Understandably, the timing of the military operation was dictated by the imminent defeat of the rebels. Had Benghazi not been besieged by Qaddafi forces, the operation may have been delayed, if not avoided all together. But the UN resolution, at least on paper, does not allow the West to provide support to the rebel forces. The airstrikes on the Qaddafi forces are meant to weaken the government's ability to launch any attacks on civilians pursuant to the UN resolution; but its essential result is expected to embolden the rebels to advance and defeat the government. According to military strategists it is an almost impossible task; in simple words, dislodging a regime by airstrikes alone is a long shot. The only example of such an operation is the Kosovo war in 1999. Clinton administration officials expected Slobodan Milosevic to fold quickly after airstrikes by NATO, but it took a 78-day bombing campaign. Whether that can be achieved in the case of Libya is an open question. If Qaddafi was not Mubarak, he is not Milosevic either.
The lack of a clear mission goal is a result of another factor: the alliance does not know who they are supporting against the Qaddafi regime. The rapid emergence of the Qaddafi opponents, now described as rebels, precluded identifying any clear leadership and organisation. This is somewhat worrying to the alliance governments. Nicholas Burns, former undersecretary of State and currently a professor at Harvard's Kennedy School of Government, stated the problem quite eloquently in an interview with the National Public Radio: "The other problem I think the administration has is that we're fighting on behalf of a rebel army that we literally don't know. Now, they may turn out to be friendly towards the United States should they take power. They may turn out to be unfriendly. But it's one of the first times I think in our entire history that I can think of where we've introduced American military power on behalf of a group of people that we don't know. We don't know them. We haven't met them. We don't know what their collective ideology is even if they have one."
Any war is unpredictable, because no two wars are the same and very few plans work out in a war. But the problems discussed thus far have complicated the situation further and have made it difficult to chart any trajectory of war in Libya. However, there are four possible scenarios for the coming days:
1. Negotiated settlement: Although this seems to be the most unlikely scenario as three parties involved in the conflict have drawn lines on the sand. The rebels and the West can't back out from their position that "Qaddafi must go", neither can Qaddafi surrender to the rebels. However, an exit strategy for Qaddafi can be mapped out by a third party not involved in the conflict. As the African Union has not joined the alliance and has called for a dialogue between the rebels and the government, it can play the role of broker. As a regional force it will have greater appeal than external powers, although Russia and China may play a part as well.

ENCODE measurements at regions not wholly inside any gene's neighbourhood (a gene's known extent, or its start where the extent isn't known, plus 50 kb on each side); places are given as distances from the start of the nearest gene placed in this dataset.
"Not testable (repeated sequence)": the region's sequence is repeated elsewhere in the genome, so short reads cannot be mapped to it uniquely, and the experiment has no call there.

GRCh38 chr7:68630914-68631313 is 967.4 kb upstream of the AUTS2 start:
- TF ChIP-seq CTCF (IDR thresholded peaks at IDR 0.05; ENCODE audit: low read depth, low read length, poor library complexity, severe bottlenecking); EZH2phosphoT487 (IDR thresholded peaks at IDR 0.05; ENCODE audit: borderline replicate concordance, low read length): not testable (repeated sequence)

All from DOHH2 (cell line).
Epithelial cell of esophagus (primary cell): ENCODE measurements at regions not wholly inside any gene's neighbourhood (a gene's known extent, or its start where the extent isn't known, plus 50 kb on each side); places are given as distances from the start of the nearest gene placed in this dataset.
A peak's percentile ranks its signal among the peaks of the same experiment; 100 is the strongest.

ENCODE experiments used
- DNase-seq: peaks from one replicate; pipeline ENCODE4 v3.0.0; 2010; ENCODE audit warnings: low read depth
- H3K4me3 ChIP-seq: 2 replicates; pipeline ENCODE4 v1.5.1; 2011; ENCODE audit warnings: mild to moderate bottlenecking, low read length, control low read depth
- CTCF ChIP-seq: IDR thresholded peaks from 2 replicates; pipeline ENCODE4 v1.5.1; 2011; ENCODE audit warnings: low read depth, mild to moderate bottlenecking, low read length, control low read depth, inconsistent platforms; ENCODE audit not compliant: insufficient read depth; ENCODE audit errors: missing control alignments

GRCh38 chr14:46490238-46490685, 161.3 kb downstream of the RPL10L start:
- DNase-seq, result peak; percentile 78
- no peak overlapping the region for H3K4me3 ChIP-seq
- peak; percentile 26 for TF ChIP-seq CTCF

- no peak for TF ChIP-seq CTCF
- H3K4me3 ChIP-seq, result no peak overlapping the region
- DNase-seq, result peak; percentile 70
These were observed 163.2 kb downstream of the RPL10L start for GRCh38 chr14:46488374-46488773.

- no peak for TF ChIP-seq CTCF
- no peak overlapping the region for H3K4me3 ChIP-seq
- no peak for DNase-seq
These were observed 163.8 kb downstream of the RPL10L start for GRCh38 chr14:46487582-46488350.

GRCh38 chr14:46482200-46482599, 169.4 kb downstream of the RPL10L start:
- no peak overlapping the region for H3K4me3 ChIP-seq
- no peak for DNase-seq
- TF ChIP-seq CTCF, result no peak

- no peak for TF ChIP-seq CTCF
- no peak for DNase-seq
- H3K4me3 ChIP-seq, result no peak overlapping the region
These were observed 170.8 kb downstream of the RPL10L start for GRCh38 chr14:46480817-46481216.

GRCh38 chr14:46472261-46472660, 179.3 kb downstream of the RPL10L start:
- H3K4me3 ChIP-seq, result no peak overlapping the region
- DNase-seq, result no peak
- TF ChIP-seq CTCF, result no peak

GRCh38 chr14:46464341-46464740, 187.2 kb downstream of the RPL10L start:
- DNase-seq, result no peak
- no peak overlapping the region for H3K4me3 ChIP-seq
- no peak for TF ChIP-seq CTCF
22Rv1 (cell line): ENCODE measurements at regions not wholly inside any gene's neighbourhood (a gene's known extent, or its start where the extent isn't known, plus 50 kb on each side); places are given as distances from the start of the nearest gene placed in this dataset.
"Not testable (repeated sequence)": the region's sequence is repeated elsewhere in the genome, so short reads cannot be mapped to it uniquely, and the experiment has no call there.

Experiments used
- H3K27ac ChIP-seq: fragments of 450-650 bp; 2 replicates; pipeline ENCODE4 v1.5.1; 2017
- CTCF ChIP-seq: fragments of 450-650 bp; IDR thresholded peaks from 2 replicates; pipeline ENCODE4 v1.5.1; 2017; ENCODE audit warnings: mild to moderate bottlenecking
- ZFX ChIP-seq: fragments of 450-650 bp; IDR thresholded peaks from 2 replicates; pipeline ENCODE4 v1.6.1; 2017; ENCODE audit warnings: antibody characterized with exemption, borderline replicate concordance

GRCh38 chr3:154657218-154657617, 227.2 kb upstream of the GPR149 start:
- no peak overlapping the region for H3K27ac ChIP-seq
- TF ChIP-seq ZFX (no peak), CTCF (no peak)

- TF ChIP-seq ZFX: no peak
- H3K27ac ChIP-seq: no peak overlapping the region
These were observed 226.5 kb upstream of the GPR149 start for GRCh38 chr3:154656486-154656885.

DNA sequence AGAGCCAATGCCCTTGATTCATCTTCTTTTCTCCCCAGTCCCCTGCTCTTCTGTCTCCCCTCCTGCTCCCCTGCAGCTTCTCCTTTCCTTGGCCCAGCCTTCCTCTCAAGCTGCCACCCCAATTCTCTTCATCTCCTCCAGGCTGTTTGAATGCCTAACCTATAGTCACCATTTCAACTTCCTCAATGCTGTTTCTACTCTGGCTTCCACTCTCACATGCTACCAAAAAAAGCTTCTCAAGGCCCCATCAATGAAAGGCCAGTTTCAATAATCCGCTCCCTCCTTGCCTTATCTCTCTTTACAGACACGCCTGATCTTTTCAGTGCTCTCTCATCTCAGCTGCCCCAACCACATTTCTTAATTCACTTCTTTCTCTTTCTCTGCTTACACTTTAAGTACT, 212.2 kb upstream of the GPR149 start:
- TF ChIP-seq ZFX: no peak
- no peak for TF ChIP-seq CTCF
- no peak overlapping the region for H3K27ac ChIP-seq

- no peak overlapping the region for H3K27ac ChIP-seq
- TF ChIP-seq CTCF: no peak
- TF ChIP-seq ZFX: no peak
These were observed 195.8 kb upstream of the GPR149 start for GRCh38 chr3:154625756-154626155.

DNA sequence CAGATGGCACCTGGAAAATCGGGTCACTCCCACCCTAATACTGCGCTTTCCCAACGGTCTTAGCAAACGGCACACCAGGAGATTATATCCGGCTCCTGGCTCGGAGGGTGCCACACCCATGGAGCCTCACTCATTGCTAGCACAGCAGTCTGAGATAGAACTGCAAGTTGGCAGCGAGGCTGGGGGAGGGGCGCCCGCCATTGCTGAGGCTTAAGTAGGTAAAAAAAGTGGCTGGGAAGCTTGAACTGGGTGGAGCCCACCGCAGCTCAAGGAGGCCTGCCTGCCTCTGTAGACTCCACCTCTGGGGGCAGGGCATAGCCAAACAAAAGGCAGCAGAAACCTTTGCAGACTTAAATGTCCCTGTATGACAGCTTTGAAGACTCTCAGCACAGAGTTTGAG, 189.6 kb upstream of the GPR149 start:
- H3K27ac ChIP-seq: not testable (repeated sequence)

2. Stalemate: Despite the alliance airstrikes, the rebel forces have not made any major advances in the first 100 hours of the operation. If the situation continues, the war may reach a stalemate. This situation amounts essentially to a victory for the Qaddafi regime. But it will provide some time and space to the rebels to regroup and continue to push forward; the rebels will need material support from outside to survive. The current UN resolution will allow the alliance to protect the land from further assault but providing materials support to the rebels will be a controversial move. In essence this means a divided Libya. As of writing this commentary, the way things are shaping up the Libyan scenario unfortunately looks more and more as if it is going to resemble the tortuous and seemingly insoluble Afghanistan scenario rather than the rapidly resolved democratic people's uprising which the West found so comforting in Egypt.
3. Protracted ground war: The experience of previous wars in recent decades shows that air power is not sufficient to dislodge any regime. If the rebel forces fail to make significant advances and the Qaddafi regime maintains its offensive against the rebels and civilians, the alliance may resort to ground operations. US President Obama has clearly stated that the United States will not send any ground troops. UN Resolution 1973 has clearly stated that "a foreign occupation force of any form on any part of Libyan territory" is not authorised. If the alliance ends up taking this option, under whatever circumstance, the war will be a long one due to the topography and is likely to spread to neighbouring countries such as Chad, Niger.
4. Regime change: The preferred scenario of the rebels and the alliance. This is contingent upon the strength of the rebels, cracks within the regime, major defection/desertion by the Qaddafi loyalists and a major uprising from within the capital Tripoli crippling the regime's ability to fight outside the city.
Until the writing of this piece on March 24, these possible scenarios have not taken any potential developments in the region (for example, the downfall of the Yemeni regime) and global public opinion into account. Either of these two critical factors can push the war in a different direction. But until any of these happen, we will keep on wondering "how will it end?"
Ali Riaz, PhD, is Professor and Chair, Politics and Government, Illinois State University.